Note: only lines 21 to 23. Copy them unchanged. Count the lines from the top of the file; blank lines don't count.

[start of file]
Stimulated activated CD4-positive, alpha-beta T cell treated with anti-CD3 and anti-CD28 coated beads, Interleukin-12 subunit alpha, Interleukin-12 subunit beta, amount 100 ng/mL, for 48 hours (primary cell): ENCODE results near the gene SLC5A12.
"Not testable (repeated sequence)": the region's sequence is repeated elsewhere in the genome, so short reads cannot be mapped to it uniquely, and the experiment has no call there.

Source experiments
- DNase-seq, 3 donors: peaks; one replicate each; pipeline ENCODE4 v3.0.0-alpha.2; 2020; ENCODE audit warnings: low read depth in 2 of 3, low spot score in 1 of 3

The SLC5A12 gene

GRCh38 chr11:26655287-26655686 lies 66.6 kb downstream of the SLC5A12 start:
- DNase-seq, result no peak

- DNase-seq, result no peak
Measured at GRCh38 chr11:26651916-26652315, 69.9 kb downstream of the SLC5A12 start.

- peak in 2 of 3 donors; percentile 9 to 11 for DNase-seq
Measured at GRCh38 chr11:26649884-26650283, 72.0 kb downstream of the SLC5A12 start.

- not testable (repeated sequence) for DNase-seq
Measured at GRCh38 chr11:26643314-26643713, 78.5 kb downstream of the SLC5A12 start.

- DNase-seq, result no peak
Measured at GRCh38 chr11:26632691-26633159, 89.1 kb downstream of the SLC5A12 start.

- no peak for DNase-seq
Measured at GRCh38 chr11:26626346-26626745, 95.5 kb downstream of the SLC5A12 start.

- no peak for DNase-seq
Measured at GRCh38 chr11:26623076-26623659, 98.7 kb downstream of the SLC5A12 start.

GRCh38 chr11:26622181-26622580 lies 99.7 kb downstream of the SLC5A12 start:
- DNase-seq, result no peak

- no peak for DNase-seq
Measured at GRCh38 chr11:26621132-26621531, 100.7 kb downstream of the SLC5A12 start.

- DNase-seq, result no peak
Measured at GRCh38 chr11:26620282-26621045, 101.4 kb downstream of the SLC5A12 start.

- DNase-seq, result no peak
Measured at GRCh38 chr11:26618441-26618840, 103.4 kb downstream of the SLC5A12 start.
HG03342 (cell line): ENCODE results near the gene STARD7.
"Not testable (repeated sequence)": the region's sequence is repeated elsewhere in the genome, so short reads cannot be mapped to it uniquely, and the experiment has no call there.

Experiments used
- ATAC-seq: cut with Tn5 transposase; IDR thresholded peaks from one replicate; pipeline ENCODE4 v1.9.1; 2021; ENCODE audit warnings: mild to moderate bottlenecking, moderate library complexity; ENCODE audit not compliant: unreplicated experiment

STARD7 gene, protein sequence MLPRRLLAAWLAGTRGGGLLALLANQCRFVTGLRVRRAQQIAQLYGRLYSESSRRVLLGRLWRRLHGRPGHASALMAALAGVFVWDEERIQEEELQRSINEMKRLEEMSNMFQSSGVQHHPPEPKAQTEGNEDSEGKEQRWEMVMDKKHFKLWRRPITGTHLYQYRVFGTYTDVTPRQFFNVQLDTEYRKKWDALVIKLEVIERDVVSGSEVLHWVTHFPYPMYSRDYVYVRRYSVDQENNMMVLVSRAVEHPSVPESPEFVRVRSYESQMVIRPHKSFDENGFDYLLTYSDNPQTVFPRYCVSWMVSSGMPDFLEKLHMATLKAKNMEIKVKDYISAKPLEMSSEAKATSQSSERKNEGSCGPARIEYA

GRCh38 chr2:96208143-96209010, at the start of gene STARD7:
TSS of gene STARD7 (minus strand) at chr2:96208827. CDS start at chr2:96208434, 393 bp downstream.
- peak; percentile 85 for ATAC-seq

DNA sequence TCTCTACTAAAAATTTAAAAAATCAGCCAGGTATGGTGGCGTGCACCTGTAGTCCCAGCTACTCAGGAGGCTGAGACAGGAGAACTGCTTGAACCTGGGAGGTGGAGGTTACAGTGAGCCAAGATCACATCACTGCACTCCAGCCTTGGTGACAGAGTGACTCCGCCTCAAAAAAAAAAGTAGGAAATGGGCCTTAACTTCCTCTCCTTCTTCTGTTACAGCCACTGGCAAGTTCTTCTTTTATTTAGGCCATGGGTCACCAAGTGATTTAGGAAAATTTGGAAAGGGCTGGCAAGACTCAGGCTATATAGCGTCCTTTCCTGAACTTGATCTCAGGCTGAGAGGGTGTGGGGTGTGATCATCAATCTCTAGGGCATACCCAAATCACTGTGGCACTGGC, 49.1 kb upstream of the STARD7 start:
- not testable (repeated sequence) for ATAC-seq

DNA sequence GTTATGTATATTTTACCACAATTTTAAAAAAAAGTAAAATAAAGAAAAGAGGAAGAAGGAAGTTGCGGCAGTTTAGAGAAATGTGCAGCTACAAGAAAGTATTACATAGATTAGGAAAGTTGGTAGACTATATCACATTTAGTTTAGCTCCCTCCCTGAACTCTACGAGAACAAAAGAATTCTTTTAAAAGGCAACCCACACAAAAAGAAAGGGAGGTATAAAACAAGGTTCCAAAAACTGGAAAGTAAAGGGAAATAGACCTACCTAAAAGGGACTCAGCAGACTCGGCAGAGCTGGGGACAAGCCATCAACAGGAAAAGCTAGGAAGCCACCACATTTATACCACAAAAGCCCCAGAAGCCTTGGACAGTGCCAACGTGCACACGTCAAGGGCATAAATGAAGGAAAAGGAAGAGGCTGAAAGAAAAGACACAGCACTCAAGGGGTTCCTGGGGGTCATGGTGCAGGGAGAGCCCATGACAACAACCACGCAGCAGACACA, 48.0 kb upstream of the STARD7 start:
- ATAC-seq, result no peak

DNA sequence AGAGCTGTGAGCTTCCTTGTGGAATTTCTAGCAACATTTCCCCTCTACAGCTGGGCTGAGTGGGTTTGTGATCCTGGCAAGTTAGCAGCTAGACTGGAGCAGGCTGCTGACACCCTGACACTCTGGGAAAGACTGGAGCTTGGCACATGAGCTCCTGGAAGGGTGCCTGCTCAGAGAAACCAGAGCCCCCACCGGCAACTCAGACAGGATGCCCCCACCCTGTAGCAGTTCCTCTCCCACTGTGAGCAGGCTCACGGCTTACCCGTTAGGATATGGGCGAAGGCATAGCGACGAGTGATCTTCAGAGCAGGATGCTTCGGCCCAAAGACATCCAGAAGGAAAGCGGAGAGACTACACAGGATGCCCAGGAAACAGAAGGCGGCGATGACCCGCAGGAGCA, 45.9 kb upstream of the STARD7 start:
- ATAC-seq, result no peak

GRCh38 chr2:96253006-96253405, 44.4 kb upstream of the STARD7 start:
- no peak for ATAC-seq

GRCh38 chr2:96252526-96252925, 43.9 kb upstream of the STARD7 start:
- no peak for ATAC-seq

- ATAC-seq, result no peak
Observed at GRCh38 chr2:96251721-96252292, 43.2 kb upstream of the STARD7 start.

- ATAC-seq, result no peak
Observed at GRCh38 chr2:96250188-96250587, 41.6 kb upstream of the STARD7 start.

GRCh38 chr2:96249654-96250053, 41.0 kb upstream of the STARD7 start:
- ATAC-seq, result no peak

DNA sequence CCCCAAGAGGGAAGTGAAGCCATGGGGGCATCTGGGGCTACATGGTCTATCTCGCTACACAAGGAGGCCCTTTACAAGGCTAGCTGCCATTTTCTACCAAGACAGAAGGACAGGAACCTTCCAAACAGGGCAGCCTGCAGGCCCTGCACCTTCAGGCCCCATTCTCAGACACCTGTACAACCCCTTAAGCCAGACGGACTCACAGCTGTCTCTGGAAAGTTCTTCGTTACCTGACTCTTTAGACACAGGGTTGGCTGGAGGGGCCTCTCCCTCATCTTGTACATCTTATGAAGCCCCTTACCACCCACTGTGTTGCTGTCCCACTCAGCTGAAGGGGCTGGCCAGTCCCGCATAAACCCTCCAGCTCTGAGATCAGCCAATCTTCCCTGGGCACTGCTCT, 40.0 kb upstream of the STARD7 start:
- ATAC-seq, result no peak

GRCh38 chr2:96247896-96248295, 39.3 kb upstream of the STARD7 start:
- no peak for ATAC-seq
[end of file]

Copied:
- DNase-seq, result no peak

- no peak for DNase-seq
Measured at GRCh38 chr11:26621132-26621531, 100.7 kb downstream of the SLC5A12 start.